7. You’re undermining your staff’s ability to work as a team. Because no one wants to be the one getting yelled at, your staff will compete with each other to be the one to whom you show the most favor. They’ll know what any kid knows, which is that the best way to avoid having authority figures get angry at them is to redirect their anger towards someone else. This natural stress response will often cause your staff to start actively working against one another. And without teamwork everyone fails—including you.
8. You’re encouraging your staff to make the same mistakes over and over again. Everyone wants to always be right and never make mistakes. And that basic human fact makes it hard for employees to change what they’ve been doing, because the first step in changing is to admit that whatever they’ve been doing needs changing—that they’ve been in error. Admitting that you’re wrong is hard enough under the best of circumstances. But when your manager is consistently showing anger toward you or others, then your instinct is to hunker down, dig in your heals, and grow stubborn about doing things in the same way you always have. That in itself becomes a way for you to fight when you can’t take flight. And then you have an employee who is a much bigger problem than they ever would have been if they didn’t feel constantly threatened by you.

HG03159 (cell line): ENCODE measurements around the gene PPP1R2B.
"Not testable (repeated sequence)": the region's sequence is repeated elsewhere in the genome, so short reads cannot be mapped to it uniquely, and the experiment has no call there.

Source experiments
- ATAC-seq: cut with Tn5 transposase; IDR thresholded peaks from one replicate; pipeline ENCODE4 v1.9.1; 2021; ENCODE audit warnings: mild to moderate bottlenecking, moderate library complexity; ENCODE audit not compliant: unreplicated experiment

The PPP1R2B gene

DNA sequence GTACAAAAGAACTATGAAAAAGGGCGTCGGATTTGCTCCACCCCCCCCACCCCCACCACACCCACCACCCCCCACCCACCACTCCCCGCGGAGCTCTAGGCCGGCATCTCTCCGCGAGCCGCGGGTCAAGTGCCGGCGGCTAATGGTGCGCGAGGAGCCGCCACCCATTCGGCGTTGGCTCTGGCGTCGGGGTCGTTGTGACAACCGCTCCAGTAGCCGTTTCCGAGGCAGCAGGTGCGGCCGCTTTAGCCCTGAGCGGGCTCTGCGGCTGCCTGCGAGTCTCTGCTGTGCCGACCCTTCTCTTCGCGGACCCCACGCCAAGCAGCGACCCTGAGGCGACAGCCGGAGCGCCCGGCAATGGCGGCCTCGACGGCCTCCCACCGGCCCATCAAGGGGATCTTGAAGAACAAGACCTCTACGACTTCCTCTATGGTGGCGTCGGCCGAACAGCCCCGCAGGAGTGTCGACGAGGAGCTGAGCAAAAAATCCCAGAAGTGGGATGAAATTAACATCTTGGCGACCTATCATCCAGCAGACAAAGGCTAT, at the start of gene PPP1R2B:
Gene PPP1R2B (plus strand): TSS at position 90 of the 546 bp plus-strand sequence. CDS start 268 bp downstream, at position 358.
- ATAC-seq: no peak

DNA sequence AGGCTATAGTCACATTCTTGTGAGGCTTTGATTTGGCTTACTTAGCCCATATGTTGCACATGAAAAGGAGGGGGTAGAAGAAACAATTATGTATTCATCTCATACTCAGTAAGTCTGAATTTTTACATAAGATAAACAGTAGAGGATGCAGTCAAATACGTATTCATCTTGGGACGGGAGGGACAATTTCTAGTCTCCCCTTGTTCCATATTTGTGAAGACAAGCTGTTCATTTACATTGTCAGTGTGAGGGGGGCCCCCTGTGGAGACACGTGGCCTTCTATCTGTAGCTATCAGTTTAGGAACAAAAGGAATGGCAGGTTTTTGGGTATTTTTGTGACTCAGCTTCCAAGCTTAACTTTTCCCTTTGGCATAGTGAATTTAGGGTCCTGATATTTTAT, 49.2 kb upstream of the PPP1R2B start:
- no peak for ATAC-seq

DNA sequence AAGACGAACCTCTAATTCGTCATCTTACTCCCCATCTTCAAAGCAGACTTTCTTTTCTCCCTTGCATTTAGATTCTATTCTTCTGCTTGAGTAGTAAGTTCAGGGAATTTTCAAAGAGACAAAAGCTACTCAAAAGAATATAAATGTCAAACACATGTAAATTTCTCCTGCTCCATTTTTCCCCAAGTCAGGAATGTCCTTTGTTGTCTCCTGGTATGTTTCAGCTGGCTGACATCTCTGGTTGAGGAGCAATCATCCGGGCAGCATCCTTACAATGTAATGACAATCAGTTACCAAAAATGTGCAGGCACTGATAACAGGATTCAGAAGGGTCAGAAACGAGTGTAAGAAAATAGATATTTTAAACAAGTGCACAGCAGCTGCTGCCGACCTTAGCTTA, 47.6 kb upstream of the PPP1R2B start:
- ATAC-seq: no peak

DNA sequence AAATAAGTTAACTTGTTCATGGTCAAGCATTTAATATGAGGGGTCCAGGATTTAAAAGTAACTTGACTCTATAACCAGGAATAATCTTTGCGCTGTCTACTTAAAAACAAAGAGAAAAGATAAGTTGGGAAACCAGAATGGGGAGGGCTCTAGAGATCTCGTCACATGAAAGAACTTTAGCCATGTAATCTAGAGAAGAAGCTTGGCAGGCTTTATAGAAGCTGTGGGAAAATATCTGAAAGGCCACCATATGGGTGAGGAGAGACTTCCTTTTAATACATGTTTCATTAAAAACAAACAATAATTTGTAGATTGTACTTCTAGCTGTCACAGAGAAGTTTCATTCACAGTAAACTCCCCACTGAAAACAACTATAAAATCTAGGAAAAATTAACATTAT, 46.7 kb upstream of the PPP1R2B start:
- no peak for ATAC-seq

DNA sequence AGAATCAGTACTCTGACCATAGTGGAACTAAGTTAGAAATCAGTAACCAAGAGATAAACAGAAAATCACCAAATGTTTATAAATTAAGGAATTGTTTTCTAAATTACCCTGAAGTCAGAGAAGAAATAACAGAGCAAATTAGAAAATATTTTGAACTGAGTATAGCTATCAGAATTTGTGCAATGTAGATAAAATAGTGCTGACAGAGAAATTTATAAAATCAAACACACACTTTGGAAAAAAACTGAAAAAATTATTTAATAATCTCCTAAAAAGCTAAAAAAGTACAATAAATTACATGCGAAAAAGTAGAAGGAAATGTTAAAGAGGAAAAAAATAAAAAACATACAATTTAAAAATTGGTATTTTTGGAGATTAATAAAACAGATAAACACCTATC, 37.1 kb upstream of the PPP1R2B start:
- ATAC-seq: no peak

9. You’re destroying morale. And that’s a terrible—and terribly unproductive—thing to do.
The main thing to remember is that because the people who work under you need their jobs to survive, everything you do as their boss becomes to them emotionally magnified. Every eyebrow you raise at an employee is likely to feel to them like a shout, any sharpness in your tone a major reprimand, every short flash of anger a rage. As a manager you must know that any display of anger toward them will become an emotionally significant event to your staff, for the simple fact that you hold their livelihood in the palm of your hand. And that power you have over them means that they cannot respond to your anger in kind. They can’t fight back, because they know, or at least feel, that doing so could get them fired.
So what happens? They take your abuse. And that humiliates them. And humiliated is one of the worst ways any person can feel. If you routinely humiliate your staff by, to any degree, blowing-up at them, then their success, your success, and the company’s success is guaranteed to suffer. Then you become, more than anything else, a problem.
Note: If you have or know of a manager or supervisor to whom you would like me to send this post, send me their email address (to firstname.lastname@example.org), and I’ll do so, along with a simple note saying only that an anonymous reader asked me to send it to them.)
Related post of mine: 10 Mistakes Even Good Managers Make